Patricia Gerhauser is a Navy veteran and Mission Continues rockstar. She is not only a fellowship alumna, but is supervising a current fellow, and platoon leader for the Hazelwood Platoon in Pittsburgh, Pa. Patricia was recently selected to attend this year’s Women Veterans Leadership Summit. Read her story to get to know one of our kickass attendees. Continue reading “In Pittsburgh, the Story of How I Made My Veteran Identity Meaningful”

The Start of a New Mission in Puerto Rico

March 24, 2018

It’s been six months after Hurricane Maria devastated Puerto Rico, and U.S. Army veteran Frankie Perez is on a mission to galvanize veterans to build a legacy of service on the island.

To understand his mission, you have to understand Frankie’s story and what this would mean to veterans in Puerto Rico.

The youngest of 10 brothers, Frankie was born and raised in Puerto Rico. He enlisted in the military just months before the attacks of September 11, 2001 and deployed to Iraq in 2005. But when he came back to live in Puerto Rico in 2006, he knew he wasn’t the same anymore. Two years later, Frankie attempted suicide.

This experience motivated him to enroll in programs with the Wounded Warrior Project to manage the challenges that come with PTSD and to connect with other veterans facing the same things. As he became more involved within the veteran space, he built up a veteran network, and it was through this veteran network that he found The Mission Continues in 2017.

The timing couldn’t have been more perfect.

It was around that time that Vu Nguyen and Matthew “Mateo” Tanner, City Impact Managers for The Mission Continues, were doing research in Puerto Rico with the goal of starting a volunteer group made up of military veterans to serve the island.

They came knowing two things: They knew there was a need in many Puerto Rican communities for revitalization and empowerment, and they knew that was exactly what The Mission Continues already did in communities across the country.

According to Frankie, veterans are misunderstood in Puerto Rico, perhaps to a more extreme degree than they are on the mainland. “I feel like a second class citizen. People think we are crazy people that use pills or get drunk.”

This lack of public understanding bothers him. “They don’t see the resiliency. They don’t understand that some veterans are lost because they’re not in a team effort environment anymore. It just seems like a crazy, selfish world to us. And that’s why we struggle the most.”

The Mission Continues had planned to launch a service platoon in San Juan by the year 2020, but the devastating effects of Hurricane Maria introduced an immediate need to activate veterans to help rebuild.

This call to serve struck a chord with Puerto Rican veterans like Frankie who yearn to be at the forefront of a veteran-led movement. “The hunger of the people to do good and be part of change — that’s something I’ve never seen in my life, after the military. That core is our core.”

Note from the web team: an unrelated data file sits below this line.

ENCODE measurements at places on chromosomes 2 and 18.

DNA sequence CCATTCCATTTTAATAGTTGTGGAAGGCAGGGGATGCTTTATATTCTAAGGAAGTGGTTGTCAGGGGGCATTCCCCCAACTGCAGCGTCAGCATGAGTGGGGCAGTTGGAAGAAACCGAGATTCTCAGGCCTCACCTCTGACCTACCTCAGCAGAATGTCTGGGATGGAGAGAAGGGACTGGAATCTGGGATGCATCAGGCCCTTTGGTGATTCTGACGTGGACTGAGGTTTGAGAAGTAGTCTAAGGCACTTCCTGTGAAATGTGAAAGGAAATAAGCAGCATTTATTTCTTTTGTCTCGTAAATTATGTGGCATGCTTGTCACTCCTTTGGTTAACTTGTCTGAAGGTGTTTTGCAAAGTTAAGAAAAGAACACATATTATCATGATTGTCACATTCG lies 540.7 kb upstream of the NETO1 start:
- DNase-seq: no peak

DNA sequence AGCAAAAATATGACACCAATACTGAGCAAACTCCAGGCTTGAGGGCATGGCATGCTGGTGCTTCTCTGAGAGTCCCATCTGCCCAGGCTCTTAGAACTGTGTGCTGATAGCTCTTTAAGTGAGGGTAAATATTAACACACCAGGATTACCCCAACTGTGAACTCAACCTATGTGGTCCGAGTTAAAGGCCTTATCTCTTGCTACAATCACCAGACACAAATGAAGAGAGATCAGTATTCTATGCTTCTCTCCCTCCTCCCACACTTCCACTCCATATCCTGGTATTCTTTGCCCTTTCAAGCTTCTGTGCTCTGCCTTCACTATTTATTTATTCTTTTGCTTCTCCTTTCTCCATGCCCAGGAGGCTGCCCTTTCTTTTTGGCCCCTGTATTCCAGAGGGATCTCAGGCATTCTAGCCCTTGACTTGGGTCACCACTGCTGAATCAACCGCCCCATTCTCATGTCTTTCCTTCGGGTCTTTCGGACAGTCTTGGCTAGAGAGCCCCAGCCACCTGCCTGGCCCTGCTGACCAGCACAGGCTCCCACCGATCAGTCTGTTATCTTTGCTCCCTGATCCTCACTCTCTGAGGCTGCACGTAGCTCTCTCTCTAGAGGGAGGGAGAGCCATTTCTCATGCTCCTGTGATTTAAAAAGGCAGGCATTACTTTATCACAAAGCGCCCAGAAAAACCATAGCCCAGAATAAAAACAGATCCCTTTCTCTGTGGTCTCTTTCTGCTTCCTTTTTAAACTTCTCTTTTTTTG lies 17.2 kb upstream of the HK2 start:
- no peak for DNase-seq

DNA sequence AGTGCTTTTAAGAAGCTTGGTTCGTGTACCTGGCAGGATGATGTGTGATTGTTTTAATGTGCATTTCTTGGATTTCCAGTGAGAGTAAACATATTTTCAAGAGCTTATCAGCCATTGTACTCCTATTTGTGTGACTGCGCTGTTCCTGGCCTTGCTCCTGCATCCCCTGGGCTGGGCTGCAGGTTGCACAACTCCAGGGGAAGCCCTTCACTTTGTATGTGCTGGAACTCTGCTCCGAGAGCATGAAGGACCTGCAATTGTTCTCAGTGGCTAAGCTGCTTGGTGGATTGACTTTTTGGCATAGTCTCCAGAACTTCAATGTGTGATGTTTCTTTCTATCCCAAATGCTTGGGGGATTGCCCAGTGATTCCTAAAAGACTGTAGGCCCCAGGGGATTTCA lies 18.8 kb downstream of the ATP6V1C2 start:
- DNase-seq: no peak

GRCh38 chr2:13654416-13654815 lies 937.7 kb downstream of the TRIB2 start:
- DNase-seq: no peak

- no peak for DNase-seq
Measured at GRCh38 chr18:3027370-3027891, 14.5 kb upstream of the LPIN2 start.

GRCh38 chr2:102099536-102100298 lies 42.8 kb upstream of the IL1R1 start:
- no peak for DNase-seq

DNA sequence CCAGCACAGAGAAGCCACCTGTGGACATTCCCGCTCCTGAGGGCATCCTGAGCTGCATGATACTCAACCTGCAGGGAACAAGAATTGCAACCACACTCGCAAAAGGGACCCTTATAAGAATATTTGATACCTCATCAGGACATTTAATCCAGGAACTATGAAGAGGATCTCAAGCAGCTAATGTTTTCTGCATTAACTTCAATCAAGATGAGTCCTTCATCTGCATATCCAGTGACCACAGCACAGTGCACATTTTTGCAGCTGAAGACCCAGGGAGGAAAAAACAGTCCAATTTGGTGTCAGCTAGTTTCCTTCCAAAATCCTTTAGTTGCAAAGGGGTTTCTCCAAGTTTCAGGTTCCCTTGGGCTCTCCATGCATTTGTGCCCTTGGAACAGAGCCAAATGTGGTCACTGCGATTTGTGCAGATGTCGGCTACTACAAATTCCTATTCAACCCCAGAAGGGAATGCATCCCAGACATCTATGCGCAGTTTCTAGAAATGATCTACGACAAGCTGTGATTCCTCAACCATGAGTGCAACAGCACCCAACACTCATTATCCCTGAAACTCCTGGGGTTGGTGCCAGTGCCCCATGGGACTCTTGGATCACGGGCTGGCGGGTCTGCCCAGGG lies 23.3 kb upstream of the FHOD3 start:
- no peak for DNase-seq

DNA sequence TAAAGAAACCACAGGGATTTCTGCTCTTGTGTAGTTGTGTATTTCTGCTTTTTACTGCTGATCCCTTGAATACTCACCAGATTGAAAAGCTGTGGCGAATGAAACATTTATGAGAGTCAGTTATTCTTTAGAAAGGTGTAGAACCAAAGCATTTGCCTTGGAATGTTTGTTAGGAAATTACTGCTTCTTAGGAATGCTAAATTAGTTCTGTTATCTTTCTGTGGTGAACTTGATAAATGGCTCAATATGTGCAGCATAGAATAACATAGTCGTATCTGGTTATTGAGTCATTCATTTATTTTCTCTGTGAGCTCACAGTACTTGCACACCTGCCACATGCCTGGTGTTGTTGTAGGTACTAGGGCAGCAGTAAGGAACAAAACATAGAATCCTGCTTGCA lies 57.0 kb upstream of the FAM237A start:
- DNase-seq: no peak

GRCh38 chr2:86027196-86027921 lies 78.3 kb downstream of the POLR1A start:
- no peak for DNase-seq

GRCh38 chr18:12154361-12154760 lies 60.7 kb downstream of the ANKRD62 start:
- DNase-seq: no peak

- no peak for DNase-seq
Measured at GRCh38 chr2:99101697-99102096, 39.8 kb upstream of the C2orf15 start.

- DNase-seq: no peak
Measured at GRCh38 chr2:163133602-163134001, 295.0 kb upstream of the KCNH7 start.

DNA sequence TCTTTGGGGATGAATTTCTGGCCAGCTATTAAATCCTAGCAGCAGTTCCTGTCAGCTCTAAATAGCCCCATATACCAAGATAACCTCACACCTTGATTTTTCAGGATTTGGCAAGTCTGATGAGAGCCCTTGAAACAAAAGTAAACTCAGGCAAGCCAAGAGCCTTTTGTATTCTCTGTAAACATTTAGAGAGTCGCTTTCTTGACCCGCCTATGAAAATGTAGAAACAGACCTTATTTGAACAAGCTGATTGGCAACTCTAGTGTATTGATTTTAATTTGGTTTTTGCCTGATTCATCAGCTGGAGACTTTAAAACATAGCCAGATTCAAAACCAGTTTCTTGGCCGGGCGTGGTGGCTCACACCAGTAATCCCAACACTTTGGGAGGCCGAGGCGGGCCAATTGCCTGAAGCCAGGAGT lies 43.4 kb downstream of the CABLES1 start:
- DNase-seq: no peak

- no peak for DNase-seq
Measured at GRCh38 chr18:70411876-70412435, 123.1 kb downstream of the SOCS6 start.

Frankie is now the leader of the Puerto Rico 1st Service Platoon. “I’m excited because we’re going to provide opportunities for veterans and civilians to change Puerto Rico for the better. The Mission Continues is going to be part of positive change for the entire island.”

One important aspect of this positive change is that it is sourced from Puerto Rican veterans themselves and their fellow community members.

“Part of the magic of The Mission Continues is that the service platoons work under the direction of the local veterans, and value the context they provide,” added City Impact Manager Mateo Tanner. “This couldn’t be more true for our approach in Puerto Rico. The culture, veteran experience, and obviously, challenges associated with Hurricane Maria, are different than what we experience on mainland.”

In addition to starting a service platoon made up of a group of volunteers, The Mission Continues also awarded two fellowships to veterans in Puerto Rico. These two veterans — Jaime Lugo and Jose Cruz — have both committed to six months of volunteering in nonprofits for 20 hours per week. Jaime will be serving with the American Red Cross, and Jose will be with Disabled American Veterans. They will also receive support from Mission Continues staff to set and achieve personal and professional growth goals.

“I used to do logistics to send weapons to kill people. Now I’ll be sending food and water to save people,” said Jaime, a US Marine Corps veteran. “I’m excited to put back to work a lot of things I learned in the military during the war to help as many people as I can.”

Jaime is looking forward to get back in action. He’s helping the American Red Cross improve their strategy for delivering aid to Puerto Rico, given the challenging island terrain. “Coming back after being in surgery for so many years, being able to put my experience to work is going to be awesome.”

Now more than ever, Puerto Rico needs veterans like you to serve again — this time, as their neighbors. If you too are looking to get back in action with The Mission Continues, this is your chance. We invite you to serve alongside veteran leaders like Frankie, Jaime and Jose at our first service project in Puerto Rico in April 2018.